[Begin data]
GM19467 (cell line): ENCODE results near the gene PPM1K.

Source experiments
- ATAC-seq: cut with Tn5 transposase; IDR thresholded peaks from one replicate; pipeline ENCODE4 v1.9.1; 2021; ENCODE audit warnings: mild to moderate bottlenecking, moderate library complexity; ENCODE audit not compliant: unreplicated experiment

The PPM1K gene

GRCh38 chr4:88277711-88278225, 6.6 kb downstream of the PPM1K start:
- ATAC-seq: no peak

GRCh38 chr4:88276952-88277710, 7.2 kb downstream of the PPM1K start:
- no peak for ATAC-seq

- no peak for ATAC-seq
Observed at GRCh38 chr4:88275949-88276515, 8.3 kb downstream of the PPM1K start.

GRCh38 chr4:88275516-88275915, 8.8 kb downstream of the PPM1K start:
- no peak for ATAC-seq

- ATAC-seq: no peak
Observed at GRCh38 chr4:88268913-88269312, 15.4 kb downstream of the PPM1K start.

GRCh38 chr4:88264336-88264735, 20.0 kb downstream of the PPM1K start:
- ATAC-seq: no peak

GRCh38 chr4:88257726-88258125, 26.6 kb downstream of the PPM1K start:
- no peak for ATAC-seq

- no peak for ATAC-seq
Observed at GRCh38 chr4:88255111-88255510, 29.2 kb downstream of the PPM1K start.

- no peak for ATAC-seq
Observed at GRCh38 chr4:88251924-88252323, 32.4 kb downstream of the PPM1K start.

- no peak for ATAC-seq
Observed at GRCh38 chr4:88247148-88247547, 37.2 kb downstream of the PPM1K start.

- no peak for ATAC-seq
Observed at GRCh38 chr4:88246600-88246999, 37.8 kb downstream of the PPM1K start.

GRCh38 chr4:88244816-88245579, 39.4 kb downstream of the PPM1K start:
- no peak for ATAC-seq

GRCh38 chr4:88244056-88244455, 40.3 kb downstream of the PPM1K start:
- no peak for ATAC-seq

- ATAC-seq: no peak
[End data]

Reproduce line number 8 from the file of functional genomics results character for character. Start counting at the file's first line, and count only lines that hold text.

- no peak for ATAC-seq